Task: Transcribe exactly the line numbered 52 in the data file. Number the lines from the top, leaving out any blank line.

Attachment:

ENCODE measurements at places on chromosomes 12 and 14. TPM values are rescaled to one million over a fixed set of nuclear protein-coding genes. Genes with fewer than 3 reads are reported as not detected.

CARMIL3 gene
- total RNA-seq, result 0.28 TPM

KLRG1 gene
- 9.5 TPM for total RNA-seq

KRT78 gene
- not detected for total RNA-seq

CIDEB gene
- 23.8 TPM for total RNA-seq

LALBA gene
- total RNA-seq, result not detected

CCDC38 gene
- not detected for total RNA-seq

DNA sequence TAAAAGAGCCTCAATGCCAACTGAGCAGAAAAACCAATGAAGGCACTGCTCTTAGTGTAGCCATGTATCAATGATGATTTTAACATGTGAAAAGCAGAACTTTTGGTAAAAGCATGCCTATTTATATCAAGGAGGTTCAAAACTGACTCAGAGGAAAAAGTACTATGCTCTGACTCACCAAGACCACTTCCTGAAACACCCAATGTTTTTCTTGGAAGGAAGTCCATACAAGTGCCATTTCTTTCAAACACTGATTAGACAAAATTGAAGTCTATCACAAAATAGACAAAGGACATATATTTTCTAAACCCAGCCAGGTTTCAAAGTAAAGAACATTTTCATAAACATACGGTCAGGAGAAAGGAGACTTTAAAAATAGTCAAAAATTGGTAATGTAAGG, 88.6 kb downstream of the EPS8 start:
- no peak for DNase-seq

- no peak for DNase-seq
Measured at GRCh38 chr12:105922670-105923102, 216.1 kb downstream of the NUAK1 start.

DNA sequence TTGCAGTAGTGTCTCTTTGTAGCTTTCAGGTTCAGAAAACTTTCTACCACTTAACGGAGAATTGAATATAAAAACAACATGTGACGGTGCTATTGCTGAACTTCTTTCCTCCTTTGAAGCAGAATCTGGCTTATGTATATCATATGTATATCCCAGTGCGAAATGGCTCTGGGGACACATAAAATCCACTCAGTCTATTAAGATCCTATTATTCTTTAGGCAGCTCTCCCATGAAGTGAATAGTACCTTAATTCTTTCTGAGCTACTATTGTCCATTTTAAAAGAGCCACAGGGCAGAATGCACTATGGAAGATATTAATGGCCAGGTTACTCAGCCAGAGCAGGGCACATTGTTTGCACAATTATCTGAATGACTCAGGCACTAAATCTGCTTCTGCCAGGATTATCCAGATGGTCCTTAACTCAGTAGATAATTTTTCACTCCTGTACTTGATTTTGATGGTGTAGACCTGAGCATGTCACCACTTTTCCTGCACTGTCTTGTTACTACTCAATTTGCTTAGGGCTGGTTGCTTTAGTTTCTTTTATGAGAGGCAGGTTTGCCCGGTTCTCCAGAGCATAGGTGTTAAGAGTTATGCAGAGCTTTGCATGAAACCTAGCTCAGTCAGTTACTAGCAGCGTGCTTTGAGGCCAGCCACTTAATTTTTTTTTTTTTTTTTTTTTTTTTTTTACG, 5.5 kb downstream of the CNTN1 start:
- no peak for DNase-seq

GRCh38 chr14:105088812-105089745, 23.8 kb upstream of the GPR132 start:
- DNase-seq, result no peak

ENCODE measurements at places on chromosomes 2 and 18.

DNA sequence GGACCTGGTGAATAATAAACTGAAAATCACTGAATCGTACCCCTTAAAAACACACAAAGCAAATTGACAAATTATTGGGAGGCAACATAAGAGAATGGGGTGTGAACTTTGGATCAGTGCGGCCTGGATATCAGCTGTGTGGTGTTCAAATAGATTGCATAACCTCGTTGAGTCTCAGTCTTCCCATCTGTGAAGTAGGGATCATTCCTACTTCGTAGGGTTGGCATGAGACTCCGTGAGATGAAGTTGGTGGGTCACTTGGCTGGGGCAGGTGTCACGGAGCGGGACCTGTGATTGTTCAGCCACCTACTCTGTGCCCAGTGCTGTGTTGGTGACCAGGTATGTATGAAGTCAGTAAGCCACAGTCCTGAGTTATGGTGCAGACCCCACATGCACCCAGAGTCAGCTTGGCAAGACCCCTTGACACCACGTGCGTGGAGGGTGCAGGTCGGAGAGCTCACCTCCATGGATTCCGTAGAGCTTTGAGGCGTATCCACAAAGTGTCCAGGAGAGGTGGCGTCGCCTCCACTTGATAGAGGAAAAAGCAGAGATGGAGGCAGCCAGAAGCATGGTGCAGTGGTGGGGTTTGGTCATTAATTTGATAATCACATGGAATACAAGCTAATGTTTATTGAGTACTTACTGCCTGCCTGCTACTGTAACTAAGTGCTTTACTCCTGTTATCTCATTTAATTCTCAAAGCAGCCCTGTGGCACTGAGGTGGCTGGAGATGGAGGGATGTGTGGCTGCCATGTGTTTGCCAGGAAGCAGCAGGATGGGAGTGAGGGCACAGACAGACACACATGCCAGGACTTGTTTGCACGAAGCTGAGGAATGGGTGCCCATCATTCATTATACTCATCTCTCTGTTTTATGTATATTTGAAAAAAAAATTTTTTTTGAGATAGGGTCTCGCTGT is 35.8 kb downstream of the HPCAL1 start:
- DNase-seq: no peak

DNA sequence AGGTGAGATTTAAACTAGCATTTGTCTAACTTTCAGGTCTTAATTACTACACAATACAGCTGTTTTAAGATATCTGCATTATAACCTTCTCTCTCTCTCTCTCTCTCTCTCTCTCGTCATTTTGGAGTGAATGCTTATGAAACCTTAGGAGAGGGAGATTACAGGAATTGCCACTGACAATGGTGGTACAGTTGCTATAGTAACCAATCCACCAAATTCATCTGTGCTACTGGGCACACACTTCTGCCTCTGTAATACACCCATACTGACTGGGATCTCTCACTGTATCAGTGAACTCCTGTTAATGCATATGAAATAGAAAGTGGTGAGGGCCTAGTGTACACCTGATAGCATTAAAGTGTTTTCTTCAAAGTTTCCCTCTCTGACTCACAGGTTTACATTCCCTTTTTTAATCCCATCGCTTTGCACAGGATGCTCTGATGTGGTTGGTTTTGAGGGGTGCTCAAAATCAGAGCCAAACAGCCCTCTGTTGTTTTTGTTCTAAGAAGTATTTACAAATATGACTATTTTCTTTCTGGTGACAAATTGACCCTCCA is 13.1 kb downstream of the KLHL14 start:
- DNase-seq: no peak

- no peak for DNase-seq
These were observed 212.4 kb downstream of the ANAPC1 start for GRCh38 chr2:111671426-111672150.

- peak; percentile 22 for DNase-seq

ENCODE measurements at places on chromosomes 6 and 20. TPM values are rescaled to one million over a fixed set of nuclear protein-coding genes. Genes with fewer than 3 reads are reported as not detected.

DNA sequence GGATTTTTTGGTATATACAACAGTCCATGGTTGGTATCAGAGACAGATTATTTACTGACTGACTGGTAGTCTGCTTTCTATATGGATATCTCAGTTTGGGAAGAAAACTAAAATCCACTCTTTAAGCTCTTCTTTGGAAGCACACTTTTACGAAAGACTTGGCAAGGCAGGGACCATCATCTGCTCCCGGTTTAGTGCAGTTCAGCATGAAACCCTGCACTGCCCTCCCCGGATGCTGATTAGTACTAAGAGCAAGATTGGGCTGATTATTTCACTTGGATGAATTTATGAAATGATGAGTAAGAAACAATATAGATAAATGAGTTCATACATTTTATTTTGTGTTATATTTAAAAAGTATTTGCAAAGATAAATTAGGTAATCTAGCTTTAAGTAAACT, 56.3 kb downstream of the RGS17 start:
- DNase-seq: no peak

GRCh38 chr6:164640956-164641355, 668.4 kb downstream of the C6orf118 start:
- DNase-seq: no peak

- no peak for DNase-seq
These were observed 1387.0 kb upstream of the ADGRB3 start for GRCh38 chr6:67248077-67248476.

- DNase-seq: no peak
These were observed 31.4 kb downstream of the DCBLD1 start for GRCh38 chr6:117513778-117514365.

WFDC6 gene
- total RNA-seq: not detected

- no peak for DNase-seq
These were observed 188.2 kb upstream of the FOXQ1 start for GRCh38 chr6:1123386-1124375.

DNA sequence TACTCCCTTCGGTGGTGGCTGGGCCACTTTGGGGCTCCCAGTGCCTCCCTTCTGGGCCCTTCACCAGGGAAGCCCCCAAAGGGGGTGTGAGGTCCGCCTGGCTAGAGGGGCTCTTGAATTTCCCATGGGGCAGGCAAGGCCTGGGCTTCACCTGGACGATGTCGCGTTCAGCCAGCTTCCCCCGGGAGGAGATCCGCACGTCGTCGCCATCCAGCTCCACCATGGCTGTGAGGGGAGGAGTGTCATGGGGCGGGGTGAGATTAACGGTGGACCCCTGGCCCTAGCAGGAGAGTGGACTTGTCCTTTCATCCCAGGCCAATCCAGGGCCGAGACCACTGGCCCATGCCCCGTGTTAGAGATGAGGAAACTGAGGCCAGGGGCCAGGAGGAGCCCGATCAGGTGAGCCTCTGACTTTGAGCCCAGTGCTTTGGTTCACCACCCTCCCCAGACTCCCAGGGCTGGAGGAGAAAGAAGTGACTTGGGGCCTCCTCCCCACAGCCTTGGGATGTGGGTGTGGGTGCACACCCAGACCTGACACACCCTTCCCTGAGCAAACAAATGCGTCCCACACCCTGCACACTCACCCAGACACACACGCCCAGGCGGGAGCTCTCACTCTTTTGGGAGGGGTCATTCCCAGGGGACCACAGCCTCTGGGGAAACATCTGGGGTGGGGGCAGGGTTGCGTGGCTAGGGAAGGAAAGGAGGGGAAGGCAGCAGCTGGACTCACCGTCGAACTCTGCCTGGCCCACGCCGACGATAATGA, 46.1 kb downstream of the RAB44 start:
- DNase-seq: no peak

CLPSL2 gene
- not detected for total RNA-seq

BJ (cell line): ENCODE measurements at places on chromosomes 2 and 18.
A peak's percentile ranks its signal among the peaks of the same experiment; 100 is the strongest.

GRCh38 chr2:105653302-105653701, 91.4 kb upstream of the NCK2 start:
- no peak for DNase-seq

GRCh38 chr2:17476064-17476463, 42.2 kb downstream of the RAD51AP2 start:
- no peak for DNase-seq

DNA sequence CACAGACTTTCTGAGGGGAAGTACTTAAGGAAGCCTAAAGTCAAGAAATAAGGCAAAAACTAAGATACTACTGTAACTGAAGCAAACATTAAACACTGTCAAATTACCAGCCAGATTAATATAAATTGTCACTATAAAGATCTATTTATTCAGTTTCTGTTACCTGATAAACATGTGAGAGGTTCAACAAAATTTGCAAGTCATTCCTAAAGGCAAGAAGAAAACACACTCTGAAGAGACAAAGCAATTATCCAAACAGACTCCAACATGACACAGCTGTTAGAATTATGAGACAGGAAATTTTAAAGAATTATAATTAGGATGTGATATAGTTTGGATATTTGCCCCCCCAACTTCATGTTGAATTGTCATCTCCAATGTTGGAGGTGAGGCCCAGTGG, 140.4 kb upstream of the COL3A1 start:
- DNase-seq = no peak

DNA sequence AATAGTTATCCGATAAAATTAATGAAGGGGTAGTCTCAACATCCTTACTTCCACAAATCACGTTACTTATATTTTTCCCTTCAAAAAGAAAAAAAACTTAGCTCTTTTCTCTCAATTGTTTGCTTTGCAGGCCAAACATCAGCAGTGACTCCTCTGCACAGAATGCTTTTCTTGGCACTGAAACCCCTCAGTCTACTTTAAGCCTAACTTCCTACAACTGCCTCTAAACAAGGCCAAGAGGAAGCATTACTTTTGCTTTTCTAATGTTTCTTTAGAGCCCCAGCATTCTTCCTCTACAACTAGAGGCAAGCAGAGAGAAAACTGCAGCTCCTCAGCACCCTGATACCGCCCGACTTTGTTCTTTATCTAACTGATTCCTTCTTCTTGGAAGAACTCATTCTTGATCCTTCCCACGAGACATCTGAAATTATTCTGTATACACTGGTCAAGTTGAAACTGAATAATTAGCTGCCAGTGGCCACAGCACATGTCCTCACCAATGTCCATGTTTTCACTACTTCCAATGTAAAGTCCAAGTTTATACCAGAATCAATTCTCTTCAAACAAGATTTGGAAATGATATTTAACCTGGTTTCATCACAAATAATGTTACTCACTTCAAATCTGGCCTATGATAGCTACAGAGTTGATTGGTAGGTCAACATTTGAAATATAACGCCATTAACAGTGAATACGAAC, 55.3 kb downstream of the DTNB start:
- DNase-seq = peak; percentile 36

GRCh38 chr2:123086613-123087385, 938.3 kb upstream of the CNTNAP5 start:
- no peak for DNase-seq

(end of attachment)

- no peak for DNase-seq